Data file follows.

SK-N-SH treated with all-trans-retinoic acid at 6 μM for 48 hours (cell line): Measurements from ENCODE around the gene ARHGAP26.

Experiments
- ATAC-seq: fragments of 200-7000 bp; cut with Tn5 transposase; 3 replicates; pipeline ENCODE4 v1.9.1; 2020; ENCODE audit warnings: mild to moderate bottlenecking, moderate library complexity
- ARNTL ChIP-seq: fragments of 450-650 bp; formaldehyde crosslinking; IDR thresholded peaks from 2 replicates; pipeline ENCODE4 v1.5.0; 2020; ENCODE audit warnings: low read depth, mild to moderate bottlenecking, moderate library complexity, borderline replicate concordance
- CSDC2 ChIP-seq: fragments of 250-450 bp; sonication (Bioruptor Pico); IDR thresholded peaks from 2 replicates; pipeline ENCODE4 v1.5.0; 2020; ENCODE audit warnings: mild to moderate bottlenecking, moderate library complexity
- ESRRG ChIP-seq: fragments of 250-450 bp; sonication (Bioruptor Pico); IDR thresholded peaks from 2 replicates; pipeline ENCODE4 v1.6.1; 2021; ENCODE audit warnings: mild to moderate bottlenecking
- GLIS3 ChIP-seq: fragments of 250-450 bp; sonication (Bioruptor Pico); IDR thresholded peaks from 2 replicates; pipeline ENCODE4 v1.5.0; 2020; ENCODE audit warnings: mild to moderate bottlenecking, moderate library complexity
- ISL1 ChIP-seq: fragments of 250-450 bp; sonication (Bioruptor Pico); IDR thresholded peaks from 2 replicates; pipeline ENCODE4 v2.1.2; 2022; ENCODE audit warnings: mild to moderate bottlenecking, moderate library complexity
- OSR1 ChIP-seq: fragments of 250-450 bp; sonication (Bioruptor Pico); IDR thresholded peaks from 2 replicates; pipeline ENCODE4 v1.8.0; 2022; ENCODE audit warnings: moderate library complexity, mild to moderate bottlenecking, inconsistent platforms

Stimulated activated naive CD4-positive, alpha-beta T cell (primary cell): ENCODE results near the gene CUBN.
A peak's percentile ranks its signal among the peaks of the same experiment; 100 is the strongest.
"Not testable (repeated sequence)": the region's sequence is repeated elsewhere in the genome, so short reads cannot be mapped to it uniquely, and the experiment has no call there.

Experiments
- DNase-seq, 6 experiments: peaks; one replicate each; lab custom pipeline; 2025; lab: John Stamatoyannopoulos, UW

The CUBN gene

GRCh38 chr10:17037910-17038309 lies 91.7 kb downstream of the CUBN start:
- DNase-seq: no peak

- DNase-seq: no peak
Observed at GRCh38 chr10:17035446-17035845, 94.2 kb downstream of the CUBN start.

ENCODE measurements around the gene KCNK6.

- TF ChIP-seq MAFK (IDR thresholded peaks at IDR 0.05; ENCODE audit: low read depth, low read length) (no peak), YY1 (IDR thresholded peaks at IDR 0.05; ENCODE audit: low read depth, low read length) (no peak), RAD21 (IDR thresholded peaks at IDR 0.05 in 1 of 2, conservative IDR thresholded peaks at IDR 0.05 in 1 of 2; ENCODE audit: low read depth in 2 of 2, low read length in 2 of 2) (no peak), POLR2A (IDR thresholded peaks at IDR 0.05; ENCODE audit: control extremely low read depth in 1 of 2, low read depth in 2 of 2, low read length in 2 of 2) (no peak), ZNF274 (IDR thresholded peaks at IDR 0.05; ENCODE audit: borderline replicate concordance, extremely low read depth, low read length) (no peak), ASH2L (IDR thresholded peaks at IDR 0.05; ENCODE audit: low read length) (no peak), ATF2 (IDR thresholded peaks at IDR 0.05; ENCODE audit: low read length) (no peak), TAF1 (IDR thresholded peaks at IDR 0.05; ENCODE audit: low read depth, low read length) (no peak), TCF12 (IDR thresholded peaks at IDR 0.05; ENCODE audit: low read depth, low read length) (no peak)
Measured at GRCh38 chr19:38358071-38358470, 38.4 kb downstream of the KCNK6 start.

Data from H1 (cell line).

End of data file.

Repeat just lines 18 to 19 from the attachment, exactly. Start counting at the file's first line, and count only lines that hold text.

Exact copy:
- DNase-seq: no peak
Observed at GRCh38 chr10:17035446-17035845, 94.2 kb downstream of the CUBN start.